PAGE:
In Colombia total output from November was down 6% from November 2021. This year production volume reached 1.06 million bags, versus 1.31 million last year, a significant decrease. Similarly, exports have also decreased by 25%, from 1.14 million bags last November, to just 854,000 this year. The FNC have attributed the drop in production to bad weather, and the drop in exports to road blocks preventing coffee from being able to be moved internally. Hopefully this will pick back up to previous levels, or we may well see Colombian prices start to rise once again.
Good rainfall in Brazil has increased confidence in the expected size of the 23/24 crop, further rains are forecast, propelling the bearish trend in the NYC we’ve seen recently. However, diffs have held firm and the past fortnight has been quiet in Brazil on the trading front. Producers are playing coy and holding off selling, with lower prices and the prospect of having to pay added income tax if they sell more coffee before 2023. On top of this, the World Cup has continued to prove a distraction globally, likely adding to the slow trading we’ve seen. Although, following Brazil’s dramatic defeat by Croatia, knocking them out of the tournament, perhaps we may now see activity pick up from Brazil!
Out of Kenya the coffee auction prices are remaining steady compared to previous weeks. Many lots on offer are being reoffered, as prices remain high and farmers are unwilling to drop them down. This isn’t expected to change and many lots are expected to remain unsold in the coming weeks. This year’s fly crop has nearly sold, and early lots of the main crop are beginning to trickle in. Quality is decent and expected to improve as the main crop comes through in full force. Rains have been short and favourable for the past month, which is looking positive for the main crop rolling in. The final auction of 2022 will be held on 14th December, the 2023 auctions will begin on 10th January.
Currency & Macro Outlook
This chart shows GBPUSD in blue and EURUSD in green.
It’s been another sterling few weeks for GBP. On 28 November GBPUSD stood at 1.19, glancing 1.23 on 1st December, and closing out the fortnight at 1.22. We haven’t seen rates like these since early August, when Boris Johnson was still our prime minister and we still had a chance to bring football home! EUR is also tracking well against USD, starting the period at 1.03 and closing just shy of 1.06. If we keep seeing increases like this, could it mean we’ve escaped the parity danger zone? However, as the graph illustrates, GBP and EUR have followed a near identical pattern which can only mean one thing, that their recent gains are more on account of USD weakness rather than GBP or EUR strength. The USD has been on the backfoot for the last two months, after the Dollar Index hit record highs this Autumn it has been on a very choppy downward trend, and remains volatile ahead of the Fed’s decision on interest rates coming later this week. The Bank of England and European Central Bank are also expected to announce their decisions on interest rates this week, which are likely to impact currency, something to keep an eye on as any significant changes will affect coffee prices in the UK and Europe.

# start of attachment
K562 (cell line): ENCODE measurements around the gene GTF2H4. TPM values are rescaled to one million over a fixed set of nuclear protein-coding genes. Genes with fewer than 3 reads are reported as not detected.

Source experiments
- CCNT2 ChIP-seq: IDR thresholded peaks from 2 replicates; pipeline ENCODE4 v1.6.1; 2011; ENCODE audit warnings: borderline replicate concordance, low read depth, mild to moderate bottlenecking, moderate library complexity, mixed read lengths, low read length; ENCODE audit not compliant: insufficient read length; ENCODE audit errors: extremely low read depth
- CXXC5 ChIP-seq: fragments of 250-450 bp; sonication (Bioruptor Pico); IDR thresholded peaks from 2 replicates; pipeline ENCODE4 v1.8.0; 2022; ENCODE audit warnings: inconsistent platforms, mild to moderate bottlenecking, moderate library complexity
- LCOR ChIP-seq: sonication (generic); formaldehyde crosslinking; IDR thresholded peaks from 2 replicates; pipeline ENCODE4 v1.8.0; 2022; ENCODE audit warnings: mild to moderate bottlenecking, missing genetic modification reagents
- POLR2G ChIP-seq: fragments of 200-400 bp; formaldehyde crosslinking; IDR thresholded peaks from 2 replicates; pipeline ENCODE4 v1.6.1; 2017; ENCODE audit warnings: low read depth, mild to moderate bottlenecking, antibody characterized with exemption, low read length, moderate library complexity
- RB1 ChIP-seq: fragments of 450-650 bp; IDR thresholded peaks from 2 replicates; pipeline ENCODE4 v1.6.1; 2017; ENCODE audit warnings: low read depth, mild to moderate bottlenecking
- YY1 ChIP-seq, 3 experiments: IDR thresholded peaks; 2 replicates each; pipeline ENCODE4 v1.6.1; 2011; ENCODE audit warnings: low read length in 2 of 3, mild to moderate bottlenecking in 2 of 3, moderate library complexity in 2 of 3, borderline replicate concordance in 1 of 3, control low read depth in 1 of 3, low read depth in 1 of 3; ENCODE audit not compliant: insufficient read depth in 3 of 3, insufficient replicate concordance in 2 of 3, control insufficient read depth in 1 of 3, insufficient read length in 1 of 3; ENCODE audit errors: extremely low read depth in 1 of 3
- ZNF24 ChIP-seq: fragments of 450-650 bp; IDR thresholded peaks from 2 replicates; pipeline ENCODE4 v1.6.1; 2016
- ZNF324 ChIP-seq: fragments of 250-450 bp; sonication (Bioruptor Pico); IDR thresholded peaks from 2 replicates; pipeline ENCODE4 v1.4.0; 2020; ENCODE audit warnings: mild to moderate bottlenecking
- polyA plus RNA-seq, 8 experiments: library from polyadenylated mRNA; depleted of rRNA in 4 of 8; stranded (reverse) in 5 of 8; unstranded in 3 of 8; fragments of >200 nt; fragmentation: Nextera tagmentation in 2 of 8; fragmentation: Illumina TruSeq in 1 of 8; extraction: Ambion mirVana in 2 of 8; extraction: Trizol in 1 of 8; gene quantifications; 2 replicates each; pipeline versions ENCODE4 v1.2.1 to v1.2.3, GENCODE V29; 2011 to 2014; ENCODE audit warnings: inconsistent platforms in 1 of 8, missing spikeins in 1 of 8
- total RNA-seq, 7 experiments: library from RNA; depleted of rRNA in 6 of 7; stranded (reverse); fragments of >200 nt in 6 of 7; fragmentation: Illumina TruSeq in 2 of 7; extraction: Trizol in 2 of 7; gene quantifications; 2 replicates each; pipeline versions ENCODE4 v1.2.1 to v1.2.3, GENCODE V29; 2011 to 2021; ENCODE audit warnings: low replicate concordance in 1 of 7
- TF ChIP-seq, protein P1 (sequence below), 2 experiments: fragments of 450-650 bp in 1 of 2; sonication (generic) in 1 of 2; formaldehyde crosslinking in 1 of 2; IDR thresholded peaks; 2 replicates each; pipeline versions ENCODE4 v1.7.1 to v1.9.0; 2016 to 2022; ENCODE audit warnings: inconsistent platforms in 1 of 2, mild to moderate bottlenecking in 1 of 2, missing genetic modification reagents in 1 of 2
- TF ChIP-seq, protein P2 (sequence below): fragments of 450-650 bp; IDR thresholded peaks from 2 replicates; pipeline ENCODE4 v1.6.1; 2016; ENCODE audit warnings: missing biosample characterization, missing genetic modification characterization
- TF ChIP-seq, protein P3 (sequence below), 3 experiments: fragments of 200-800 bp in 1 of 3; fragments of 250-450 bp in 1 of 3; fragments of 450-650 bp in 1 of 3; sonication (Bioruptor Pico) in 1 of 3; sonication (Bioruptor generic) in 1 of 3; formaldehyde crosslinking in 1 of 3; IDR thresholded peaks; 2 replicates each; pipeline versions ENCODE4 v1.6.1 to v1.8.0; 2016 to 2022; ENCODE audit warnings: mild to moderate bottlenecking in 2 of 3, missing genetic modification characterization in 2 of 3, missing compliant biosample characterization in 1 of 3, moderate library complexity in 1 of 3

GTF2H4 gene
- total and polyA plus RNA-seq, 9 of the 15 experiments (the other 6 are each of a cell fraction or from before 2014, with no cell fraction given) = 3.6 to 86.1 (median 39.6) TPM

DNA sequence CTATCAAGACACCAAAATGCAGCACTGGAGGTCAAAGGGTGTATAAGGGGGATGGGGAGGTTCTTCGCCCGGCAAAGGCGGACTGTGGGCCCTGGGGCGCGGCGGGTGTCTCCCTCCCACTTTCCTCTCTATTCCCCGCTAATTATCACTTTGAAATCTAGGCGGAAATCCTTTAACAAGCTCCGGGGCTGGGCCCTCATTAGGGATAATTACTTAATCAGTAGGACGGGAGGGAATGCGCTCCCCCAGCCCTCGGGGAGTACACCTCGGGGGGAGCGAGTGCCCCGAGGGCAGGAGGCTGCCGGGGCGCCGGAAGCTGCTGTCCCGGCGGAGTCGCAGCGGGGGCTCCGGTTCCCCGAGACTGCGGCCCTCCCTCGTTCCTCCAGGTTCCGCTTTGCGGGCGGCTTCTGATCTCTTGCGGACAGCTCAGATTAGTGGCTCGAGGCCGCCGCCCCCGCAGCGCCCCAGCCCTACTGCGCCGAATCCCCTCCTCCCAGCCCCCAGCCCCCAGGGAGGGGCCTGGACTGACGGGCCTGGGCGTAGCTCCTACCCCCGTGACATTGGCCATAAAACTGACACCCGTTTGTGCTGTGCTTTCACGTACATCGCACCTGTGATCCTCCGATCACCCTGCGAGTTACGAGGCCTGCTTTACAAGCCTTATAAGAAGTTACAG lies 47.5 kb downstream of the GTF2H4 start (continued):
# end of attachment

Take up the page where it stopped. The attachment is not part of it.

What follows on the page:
UK GDP has surprised most of us, with newly released data that GBP grew by 0.5% in October 2022, when it was predicted to shrink by 0.1%. Whilst this is no doubt good news, the threat of recession remains on the horizon and despite the growth in October, GDP did fall 0.3% in Q3 q-o-q. The forecast for Q4 is stormy and if overall growth for the quarter does end up negative, which many are predicting will be the case, we will officially be in recession with the UK economy knocking on heaven’s door by the end of the year.
We hope you enjoyed this report. Till next time coffee folks!
The DRWakefield Fortnightly Coffee Market Report focusing on the futures market, currency pairings and news from origin.